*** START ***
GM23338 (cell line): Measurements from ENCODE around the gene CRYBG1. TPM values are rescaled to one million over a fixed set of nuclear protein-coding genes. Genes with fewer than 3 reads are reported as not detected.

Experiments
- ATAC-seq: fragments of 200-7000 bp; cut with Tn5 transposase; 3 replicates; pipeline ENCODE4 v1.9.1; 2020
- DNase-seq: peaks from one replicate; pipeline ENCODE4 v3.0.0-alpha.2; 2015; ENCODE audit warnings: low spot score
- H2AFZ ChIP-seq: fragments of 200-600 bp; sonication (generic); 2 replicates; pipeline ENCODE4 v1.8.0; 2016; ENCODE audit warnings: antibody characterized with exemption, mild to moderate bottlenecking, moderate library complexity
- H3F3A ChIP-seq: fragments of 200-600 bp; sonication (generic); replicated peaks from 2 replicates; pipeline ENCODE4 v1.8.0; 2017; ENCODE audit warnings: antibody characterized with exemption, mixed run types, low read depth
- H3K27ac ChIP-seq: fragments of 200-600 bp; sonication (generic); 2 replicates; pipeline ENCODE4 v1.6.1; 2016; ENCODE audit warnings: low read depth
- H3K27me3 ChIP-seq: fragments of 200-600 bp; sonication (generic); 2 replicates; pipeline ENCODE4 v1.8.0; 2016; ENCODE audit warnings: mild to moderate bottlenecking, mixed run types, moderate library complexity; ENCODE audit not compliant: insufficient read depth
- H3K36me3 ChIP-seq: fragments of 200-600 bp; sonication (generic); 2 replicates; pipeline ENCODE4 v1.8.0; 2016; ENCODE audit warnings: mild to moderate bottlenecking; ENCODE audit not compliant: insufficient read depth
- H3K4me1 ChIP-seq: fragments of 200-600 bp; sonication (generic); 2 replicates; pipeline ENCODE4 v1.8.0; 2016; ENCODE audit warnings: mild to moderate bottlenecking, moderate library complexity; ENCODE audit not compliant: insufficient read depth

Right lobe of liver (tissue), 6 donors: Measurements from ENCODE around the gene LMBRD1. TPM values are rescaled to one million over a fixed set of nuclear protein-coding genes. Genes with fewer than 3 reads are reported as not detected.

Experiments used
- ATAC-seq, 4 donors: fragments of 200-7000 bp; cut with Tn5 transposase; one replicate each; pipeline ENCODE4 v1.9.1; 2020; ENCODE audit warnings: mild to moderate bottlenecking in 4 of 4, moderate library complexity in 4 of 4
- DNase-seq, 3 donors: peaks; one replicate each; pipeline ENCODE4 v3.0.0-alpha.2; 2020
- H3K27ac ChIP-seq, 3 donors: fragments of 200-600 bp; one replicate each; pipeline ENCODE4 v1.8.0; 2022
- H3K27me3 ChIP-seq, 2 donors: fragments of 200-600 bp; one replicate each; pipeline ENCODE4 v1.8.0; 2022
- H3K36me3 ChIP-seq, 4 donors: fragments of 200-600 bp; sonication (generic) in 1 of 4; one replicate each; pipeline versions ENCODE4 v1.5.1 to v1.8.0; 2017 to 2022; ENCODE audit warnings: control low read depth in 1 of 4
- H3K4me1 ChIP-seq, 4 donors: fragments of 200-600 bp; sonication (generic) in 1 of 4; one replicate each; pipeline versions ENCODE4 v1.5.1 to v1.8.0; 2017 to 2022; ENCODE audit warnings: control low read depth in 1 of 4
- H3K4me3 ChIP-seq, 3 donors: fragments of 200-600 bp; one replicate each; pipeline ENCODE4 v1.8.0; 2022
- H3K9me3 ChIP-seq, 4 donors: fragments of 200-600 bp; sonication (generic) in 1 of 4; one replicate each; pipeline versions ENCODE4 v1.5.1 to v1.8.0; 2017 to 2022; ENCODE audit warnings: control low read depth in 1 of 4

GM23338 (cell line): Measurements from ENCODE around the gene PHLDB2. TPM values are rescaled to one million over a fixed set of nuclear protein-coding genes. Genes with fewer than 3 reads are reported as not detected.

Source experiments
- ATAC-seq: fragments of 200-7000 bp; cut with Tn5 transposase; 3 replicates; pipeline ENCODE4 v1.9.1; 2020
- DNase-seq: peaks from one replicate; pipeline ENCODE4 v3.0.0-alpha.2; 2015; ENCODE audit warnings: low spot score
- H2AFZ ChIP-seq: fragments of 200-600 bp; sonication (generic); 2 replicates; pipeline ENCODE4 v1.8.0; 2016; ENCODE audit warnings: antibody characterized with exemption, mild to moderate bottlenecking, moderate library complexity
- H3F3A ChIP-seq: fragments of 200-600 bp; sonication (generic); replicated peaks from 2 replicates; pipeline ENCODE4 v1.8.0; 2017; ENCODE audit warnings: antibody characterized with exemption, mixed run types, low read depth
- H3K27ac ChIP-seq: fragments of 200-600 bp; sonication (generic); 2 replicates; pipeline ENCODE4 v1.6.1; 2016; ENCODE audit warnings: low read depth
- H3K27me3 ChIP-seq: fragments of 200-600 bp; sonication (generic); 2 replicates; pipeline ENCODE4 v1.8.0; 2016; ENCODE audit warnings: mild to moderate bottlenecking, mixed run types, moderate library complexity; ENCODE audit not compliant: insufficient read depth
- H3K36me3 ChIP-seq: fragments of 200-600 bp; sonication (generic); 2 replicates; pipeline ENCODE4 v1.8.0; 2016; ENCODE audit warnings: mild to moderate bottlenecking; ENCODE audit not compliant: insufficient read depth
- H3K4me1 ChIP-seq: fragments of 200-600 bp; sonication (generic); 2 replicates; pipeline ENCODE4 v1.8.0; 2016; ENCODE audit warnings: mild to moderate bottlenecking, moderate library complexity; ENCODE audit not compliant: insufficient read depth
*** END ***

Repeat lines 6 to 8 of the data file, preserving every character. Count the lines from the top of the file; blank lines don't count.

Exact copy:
- H3F3A ChIP-seq: fragments of 200-600 bp; sonication (generic); replicated peaks from 2 replicates; pipeline ENCODE4 v1.8.0; 2017; ENCODE audit warnings: antibody characterized with exemption, mixed run types, low read depth
- H3K27ac ChIP-seq: fragments of 200-600 bp; sonication (generic); 2 replicates; pipeline ENCODE4 v1.6.1; 2016; ENCODE audit warnings: low read depth
- H3K27me3 ChIP-seq: fragments of 200-600 bp; sonication (generic); 2 replicates; pipeline ENCODE4 v1.8.0; 2016; ENCODE audit warnings: mild to moderate bottlenecking, mixed run types, moderate library complexity; ENCODE audit not compliant: insufficient read depth